Sales & Marketing

I’ve recently just published my first two articles on LinkedIn. I’ve been writing this blog for a number of years now, and LinkedIn has opened up their platform for people to publish articles directly, and I’ve held back until now. In part, because we share our articles on LinkedIn anyway, so our target market get drawn to our own site, also in part because our articles are always for a very targeted group of readers who make up a very small percentage of LinkedIn members, and also due to some material I’ve read about SEO rankings.

So why have I broken my silence on LinkedIn publishing?

Client engagement is an artform that we are particularly passionate about here at Elixir. It’s one thing to have the ability to deliver outstanding, technically brilliant advice that is always  in the best interest of your clients, but if you can’t sell it to your clients, or you’re not winning enough of them to provide advice to, you’re doing nothing to enhance peoples wealth, or indeed to build a business. In our own experience, the successful adviser is one who not only has the ability to communicate well and ask the right questions of their prospects (and clients), but who also uses a robust process to deliver their proposition to each potential new client.

Most Australian advisers are currently absorbed in altering their business practices to comply with the new FoFA Legislation, and a particularly large issue is deciding on when and how to deliver their Fee Disclosure Statements (we now have a three-letter F word … the FDS!). We have heard of a number of advisers who are planning to post out all of their FDS's on the 1st of July, indeed some licensees are even suggesting this is a good option. It may have been suggested in the ASIC regulatory guide, but we think this is a dangerous strategy, and there are far better options that are still compliant with both the wording and the intent of the legislation.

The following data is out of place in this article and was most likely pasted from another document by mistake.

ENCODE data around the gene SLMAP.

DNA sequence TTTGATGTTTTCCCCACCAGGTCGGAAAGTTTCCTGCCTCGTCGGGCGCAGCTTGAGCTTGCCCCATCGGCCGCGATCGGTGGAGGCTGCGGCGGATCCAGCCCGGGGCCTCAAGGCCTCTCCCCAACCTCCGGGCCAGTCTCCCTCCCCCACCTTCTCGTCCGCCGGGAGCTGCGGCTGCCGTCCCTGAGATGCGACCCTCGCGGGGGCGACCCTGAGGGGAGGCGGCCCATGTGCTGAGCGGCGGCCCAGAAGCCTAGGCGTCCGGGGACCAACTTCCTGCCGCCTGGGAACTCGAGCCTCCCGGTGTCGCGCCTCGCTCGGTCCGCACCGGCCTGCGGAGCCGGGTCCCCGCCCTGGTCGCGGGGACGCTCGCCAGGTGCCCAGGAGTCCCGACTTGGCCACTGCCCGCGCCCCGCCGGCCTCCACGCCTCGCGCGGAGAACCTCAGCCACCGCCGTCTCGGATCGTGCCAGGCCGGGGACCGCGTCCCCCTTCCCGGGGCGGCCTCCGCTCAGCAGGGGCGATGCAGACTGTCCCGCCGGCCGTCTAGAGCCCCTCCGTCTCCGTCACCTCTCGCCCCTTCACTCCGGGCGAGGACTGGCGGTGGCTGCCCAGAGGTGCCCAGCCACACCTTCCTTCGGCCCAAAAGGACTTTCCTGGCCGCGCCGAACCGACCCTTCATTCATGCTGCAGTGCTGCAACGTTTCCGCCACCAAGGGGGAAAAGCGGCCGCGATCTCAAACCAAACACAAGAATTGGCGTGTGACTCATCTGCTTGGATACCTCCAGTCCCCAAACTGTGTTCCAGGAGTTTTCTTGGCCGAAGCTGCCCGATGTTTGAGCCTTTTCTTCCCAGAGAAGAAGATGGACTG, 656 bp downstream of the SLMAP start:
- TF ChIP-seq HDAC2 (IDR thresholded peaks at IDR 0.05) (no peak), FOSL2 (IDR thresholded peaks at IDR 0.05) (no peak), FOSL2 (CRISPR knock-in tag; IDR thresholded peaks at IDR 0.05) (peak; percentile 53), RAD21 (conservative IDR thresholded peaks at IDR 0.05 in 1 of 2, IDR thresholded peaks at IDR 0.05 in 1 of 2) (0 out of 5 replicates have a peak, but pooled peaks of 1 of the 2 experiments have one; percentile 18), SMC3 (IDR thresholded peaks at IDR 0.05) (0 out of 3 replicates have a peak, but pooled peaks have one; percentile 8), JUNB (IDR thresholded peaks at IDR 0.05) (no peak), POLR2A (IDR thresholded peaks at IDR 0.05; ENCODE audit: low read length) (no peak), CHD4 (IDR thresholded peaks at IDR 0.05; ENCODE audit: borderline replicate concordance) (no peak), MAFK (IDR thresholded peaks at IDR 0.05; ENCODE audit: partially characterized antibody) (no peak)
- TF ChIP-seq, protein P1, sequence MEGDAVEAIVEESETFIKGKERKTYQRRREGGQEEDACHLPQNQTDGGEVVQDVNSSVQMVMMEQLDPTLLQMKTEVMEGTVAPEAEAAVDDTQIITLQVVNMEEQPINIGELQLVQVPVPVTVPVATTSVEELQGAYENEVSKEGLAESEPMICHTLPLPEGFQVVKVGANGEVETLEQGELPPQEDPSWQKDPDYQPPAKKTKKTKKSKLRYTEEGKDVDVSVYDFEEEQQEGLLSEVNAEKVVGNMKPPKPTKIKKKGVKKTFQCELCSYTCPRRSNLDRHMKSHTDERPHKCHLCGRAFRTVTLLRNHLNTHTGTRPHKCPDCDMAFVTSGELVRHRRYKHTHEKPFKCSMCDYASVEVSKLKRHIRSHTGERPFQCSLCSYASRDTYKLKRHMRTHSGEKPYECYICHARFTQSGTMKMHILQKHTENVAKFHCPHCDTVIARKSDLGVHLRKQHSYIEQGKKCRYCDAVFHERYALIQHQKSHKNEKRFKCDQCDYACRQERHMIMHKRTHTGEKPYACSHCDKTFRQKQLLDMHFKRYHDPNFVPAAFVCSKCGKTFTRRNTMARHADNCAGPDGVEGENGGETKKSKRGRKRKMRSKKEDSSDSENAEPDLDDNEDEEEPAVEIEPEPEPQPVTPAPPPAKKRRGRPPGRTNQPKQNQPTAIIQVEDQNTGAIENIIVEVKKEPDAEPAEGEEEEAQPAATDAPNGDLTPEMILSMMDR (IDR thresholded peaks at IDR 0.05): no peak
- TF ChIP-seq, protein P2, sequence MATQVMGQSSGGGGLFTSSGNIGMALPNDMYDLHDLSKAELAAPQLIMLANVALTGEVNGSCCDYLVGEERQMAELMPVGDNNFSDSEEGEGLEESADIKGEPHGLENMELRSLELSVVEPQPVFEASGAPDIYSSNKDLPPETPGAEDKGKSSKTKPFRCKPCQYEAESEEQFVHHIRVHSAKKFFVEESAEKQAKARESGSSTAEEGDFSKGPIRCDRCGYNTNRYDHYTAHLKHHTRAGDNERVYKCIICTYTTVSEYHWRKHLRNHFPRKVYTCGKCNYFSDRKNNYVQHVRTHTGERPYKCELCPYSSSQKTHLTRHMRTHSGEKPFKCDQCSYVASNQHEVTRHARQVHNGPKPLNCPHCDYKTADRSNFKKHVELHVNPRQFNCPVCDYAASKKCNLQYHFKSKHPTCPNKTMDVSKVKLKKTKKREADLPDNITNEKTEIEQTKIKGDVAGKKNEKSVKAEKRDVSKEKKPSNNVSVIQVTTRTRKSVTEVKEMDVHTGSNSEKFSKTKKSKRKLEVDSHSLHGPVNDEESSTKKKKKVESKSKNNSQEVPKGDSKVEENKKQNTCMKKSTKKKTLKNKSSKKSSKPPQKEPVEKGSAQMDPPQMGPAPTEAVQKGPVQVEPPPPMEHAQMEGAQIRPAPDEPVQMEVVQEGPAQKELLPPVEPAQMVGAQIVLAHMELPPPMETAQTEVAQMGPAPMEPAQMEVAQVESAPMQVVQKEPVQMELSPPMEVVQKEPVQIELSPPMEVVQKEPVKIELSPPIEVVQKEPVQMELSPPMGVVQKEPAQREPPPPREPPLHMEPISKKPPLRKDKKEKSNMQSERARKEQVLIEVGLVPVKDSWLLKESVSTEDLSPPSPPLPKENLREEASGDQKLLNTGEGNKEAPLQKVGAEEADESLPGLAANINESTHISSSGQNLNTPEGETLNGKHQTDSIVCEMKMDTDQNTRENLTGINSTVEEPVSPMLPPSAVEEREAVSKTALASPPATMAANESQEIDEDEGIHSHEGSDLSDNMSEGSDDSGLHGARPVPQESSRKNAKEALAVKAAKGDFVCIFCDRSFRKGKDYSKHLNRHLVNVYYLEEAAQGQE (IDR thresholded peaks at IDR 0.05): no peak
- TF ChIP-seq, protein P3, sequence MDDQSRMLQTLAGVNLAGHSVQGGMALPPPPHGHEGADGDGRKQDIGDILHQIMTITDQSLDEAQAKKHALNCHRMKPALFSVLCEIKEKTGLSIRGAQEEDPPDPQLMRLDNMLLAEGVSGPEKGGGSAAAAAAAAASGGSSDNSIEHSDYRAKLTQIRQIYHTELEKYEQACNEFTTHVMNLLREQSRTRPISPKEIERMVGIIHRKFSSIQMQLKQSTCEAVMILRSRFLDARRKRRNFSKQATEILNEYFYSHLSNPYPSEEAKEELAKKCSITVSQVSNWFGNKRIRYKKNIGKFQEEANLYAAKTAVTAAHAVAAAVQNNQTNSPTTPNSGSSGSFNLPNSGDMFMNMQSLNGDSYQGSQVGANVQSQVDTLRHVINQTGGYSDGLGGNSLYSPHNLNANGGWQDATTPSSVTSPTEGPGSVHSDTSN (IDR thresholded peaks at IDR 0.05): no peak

We are often asked by advisers to take a look at their pricing model and let them know if they “have it right”. This begs the question, “is there such a thing as the right pricing model?” The answer is “yes”, although what is the “right” model will vary for every firm. So here is a list of questions to ask yourself when considering whether or not you have got your pricing right:

If we asked a random selection of your clients RIGHT NOW, what they thought of your business, what would they say? Do you know what your clients value about you and the services you provide? Whether you are completely overhauling your business to change your charging method, or you routinely contemplate your business and make improvements for continual evolution of your services, it is important to truly understand what works and what doesn’t in your current model.

Trust is a word that is frequently associated with financial advice, and unfortunately it’s often for the absence of it. When a consumer decides that they will seek advice, the most important factor to them when choosing their adviser, by a margin of more than two to one, is trust. And yet when we consider the reality of trust – away from the rhetoric and the assumptions that are bandied around freely by all who have an opinion on the advice profession, it can be a difficult position to establish, and to maintain.

Okay, so we may be a bit slow on the uptake here at Elixir in embracing social media and the blogosphere, but that's not going to hold us back from getting into it now! We've been exploring and learning as much as we can about social media - especially from gurus like Baz at The Social Adviser. (And I can't help but plug him - I've heard lots of people talk to advisers about harnessing social media but there is noone who understands it better than Baz - what he doesn't know about successfully engaging with people as a professional adviser online is not worth a tweet!) Our coaches have been writing articles for industry magazines for years, and we've even published books. But in all honesty, our team has been so busy with our clients, and I added to my workload with having my twin girls, that my plans to start a blog have taken some 18 months to come to fruition. Am I disappointed about that? Not really, I like to see it as an opportunity - we've learnt a lot about it, and we can now show all our clients and our followers that it's actually not that hard to get started.